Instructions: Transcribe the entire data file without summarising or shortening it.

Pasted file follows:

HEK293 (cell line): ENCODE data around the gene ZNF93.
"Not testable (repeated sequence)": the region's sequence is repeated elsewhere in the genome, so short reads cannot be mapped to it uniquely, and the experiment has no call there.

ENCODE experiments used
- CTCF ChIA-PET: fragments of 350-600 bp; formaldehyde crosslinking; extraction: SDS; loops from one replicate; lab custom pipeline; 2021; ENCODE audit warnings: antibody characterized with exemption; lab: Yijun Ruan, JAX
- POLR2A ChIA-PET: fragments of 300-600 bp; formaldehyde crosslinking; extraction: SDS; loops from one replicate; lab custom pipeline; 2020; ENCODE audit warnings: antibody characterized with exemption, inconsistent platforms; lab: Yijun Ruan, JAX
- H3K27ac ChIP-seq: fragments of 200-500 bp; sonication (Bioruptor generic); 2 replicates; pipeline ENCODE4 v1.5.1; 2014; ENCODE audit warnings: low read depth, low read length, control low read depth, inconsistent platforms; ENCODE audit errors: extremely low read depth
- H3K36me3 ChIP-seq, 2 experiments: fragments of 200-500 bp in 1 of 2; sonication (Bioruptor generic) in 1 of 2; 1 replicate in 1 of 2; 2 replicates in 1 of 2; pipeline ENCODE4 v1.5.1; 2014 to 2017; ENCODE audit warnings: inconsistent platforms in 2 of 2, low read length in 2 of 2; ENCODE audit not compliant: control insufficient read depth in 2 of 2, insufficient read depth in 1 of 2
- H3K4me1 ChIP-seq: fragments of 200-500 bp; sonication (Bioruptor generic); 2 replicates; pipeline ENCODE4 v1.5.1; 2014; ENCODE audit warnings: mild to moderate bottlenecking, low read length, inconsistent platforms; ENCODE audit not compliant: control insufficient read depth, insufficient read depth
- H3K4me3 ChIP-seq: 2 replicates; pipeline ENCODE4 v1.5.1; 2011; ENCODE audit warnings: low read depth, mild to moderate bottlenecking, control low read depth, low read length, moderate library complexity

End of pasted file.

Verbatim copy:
HEK293 (cell line): ENCODE data around the gene ZNF93.
"Not testable (repeated sequence)": the region's sequence is repeated elsewhere in the genome, so short reads cannot be mapped to it uniquely, and the experiment has no call there.

ENCODE experiments used
- CTCF ChIA-PET: fragments of 350-600 bp; formaldehyde crosslinking; extraction: SDS; loops from one replicate; lab custom pipeline; 2021; ENCODE audit warnings: antibody characterized with exemption; lab: Yijun Ruan, JAX
- POLR2A ChIA-PET: fragments of 300-600 bp; formaldehyde crosslinking; extraction: SDS; loops from one replicate; lab custom pipeline; 2020; ENCODE audit warnings: antibody characterized with exemption, inconsistent platforms; lab: Yijun Ruan, JAX
- H3K27ac ChIP-seq: fragments of 200-500 bp; sonication (Bioruptor generic); 2 replicates; pipeline ENCODE4 v1.5.1; 2014; ENCODE audit warnings: low read depth, low read length, control low read depth, inconsistent platforms; ENCODE audit errors: extremely low read depth
- H3K36me3 ChIP-seq, 2 experiments: fragments of 200-500 bp in 1 of 2; sonication (Bioruptor generic) in 1 of 2; 1 replicate in 1 of 2; 2 replicates in 1 of 2; pipeline ENCODE4 v1.5.1; 2014 to 2017; ENCODE audit warnings: inconsistent platforms in 2 of 2, low read length in 2 of 2; ENCODE audit not compliant: control insufficient read depth in 2 of 2, insufficient read depth in 1 of 2
- H3K4me1 ChIP-seq: fragments of 200-500 bp; sonication (Bioruptor generic); 2 replicates; pipeline ENCODE4 v1.5.1; 2014; ENCODE audit warnings: mild to moderate bottlenecking, low read length, inconsistent platforms; ENCODE audit not compliant: control insufficient read depth, insufficient read depth
- H3K4me3 ChIP-seq: 2 replicates; pipeline ENCODE4 v1.5.1; 2011; ENCODE audit warnings: low read depth, mild to moderate bottlenecking, control low read depth, low read length, moderate library complexity